*Spoiler free review ahead.
This “more than just a piece of eye candy” is Geralt of Rivia. Swoon. He’s from a fantasy land where once upon a time, a conjunction split the veil between worlds, allowing mystical creatures to spill into his. In an effort to battle the “forces of evil”, the Witchers were created by terrible means, Geralt among them.
This 2015 Game of the Year winner has all the facets of well, everything, not just gaming, I’m drawn to – Medieval-like fantasy world, old world order of potential do-gooders, magic, sweeping backdrops with a rich, layered history – it was without fail that this would become my new favorite thing.
I was nearing the end of my first playthrough when for Christmas this year, The Sis bought me a series of books, and that’s when I learned a bit of the history of The Witcher. I had no idea the game was based on novels by fantasy author Andrzej Sapkowski. The first book, The Last Wish was published in 1993. That’s a long time to be clueless about something I was destined to love. There are currently eight books in the series, three games, a failed Polish movie and tv series, and a new show by Netflix was just announced. Now that could prove interesting as everyone is on the hunt for the next Game of Thrones-like series.
I started the game completely oblivious to the storyline as I had not played the previous two. Not the best idea when the world you’re walking into is already so established. Maybe it was because of this, I felt a bit of disconnect initially from Geralt. I didn’t know who he was, where he had been, or why people hated him because he was a Witcher. His purpose seemed like a good one.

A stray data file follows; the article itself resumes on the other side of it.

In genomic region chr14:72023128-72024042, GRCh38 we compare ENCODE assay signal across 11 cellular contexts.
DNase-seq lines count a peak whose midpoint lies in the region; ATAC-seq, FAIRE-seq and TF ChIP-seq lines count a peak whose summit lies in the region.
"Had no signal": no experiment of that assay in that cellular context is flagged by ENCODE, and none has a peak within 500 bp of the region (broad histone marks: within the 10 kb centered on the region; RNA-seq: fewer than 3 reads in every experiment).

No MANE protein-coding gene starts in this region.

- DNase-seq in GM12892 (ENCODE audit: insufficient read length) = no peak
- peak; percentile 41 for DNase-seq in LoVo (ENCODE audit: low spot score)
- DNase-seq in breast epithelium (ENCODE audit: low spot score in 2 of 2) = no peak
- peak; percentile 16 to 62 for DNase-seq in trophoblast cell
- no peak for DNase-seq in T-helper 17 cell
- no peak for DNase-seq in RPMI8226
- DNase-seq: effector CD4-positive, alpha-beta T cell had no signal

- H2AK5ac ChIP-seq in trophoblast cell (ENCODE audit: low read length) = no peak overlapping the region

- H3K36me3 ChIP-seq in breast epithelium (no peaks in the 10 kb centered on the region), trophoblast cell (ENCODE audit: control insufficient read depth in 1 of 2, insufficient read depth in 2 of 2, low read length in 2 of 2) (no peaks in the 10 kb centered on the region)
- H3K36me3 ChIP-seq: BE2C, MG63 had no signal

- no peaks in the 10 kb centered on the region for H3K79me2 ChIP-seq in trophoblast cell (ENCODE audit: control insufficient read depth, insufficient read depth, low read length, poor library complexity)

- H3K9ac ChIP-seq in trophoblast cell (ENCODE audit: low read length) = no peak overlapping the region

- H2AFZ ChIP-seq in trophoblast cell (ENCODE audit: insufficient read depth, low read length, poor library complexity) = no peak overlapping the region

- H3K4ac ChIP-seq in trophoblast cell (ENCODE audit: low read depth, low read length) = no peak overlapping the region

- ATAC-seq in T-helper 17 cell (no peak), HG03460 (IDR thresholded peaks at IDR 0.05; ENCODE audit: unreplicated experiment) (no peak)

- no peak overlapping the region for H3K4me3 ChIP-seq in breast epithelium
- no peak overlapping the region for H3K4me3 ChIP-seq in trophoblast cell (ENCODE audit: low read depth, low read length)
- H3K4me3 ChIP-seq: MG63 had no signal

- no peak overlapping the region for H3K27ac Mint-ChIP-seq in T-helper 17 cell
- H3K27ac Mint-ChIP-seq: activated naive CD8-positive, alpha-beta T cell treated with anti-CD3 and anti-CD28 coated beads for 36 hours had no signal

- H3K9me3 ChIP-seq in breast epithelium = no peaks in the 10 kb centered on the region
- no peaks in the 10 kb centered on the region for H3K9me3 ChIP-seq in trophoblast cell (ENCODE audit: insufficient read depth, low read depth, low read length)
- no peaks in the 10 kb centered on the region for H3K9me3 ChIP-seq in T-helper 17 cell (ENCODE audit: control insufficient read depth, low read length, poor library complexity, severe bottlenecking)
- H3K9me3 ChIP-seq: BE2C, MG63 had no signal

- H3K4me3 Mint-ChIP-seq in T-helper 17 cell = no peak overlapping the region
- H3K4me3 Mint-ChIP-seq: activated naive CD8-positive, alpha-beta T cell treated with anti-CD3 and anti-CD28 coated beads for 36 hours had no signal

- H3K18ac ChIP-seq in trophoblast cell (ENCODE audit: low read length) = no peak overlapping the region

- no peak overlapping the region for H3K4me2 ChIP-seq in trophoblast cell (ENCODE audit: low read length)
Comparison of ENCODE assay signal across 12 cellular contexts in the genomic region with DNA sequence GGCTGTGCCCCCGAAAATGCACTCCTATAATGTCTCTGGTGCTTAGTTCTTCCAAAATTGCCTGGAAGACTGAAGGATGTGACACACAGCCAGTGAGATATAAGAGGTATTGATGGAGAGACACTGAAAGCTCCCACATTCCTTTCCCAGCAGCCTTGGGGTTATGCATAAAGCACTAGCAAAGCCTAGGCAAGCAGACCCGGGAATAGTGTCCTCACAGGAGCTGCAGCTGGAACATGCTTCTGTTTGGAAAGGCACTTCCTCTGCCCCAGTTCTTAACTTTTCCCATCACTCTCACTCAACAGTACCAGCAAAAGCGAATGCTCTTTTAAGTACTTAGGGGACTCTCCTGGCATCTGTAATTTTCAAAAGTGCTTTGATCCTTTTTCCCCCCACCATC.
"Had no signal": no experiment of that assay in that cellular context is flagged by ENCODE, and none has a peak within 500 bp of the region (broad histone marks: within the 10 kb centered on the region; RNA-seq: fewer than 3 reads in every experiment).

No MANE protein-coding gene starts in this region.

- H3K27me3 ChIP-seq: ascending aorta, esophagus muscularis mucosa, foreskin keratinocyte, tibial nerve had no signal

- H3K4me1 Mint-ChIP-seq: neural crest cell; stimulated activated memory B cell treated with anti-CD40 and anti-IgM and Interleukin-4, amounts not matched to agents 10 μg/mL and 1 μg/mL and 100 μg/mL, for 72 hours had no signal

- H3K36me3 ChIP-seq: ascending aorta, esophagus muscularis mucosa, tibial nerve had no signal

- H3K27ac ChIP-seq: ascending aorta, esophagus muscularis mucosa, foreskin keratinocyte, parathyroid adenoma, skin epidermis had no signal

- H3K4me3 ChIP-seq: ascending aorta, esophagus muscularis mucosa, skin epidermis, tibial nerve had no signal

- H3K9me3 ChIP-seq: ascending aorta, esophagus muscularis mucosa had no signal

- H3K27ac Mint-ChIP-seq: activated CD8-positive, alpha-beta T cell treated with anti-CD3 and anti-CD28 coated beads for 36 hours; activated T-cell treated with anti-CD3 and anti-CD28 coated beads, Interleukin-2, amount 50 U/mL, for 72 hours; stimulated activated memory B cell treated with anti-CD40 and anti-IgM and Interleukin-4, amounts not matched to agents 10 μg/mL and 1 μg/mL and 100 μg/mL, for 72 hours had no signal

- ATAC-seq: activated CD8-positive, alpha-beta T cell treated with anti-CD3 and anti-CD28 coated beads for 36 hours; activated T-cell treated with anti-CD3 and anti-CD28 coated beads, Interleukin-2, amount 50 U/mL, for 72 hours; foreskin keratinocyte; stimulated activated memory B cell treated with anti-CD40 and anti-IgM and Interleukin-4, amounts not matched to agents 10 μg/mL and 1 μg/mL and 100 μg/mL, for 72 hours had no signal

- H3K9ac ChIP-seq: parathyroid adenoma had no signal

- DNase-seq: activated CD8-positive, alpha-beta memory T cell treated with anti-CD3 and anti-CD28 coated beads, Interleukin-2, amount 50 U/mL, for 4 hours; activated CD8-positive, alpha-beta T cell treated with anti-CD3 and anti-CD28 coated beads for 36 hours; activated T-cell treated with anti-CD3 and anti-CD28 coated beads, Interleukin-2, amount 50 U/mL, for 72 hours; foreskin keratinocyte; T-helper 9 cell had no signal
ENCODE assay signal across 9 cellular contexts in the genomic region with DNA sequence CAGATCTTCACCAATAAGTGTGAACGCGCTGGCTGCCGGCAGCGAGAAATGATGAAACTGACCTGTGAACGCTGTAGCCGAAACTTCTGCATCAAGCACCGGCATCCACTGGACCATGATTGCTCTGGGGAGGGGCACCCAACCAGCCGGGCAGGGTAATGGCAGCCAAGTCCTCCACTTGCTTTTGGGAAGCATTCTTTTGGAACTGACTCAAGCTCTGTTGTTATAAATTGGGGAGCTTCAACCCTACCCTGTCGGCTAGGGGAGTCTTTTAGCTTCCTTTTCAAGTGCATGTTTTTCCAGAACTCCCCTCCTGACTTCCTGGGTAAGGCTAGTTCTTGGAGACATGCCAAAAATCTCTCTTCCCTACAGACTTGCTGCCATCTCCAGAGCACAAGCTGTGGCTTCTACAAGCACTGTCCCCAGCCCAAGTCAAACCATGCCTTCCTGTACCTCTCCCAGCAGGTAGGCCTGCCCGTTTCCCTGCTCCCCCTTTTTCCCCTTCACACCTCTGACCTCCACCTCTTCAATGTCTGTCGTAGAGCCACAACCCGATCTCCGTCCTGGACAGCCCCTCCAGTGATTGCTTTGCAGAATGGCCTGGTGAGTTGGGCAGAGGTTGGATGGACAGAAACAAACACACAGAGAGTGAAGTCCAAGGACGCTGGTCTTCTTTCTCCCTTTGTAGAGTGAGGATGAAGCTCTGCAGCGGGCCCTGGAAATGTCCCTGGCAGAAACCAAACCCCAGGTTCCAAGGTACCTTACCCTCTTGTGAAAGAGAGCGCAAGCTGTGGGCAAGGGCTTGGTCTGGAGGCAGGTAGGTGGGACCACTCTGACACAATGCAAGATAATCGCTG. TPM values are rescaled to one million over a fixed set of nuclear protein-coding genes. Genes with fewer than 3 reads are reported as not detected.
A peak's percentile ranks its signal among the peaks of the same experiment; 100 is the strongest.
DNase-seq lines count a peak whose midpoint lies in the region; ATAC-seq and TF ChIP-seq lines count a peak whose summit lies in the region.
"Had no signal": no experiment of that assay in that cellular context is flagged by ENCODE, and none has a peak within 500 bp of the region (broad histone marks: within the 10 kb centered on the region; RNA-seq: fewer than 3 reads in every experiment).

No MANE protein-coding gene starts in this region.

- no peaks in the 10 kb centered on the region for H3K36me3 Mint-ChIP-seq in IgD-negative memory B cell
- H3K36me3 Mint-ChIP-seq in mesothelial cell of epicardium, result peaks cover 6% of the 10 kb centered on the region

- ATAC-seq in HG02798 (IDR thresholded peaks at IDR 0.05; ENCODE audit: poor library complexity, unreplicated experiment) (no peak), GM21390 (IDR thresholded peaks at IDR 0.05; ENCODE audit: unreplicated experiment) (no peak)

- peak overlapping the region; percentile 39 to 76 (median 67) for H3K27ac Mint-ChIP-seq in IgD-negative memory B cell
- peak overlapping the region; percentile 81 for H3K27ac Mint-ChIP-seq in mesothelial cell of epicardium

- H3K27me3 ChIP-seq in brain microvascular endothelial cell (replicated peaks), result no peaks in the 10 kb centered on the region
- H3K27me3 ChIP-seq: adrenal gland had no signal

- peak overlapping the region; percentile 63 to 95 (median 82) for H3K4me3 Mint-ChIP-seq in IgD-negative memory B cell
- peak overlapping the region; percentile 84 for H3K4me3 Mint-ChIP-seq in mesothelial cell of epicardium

There was war brewing on all fronts and with monsters running amok, no one seemed concerned with the other impending threat, the Wild Hunt. Frightening, almost unstoppable warriors with skeletal armor from another world, the Wild Hunt appears with a frost that dramatically affects the world around them. And these “things” were chasing after my (Geralt’s) ward-like daughter, Ciri.
The beautiful girl with an interesting background and the voice of a Dragon Age character (Hawke from DA2) immediately became my concern (and I do mean mine). And that became the true purpose of the game – find and protect Ciri.
I had to force myself to play the game the first few times, which did not thrill me because I had been so excited to play after watching a trailer. This one, specifically: (*Be forewarned that this includes content not suitable for all ages.)
After those initial attempts, I decided to just follow the main storyline objective and things became more clear. I was still a bit lost when it came to matters of politics and the hatred towards witches and non-humans, but the further I delved into this world, the easier it became to navigate, and then suddenly, I was in love.
The game is beautiful and expansive. Cut scenes are cinematic, and there are a lot of them. Many times I felt like I was in a movie that I was lucky enough to be able to move around in.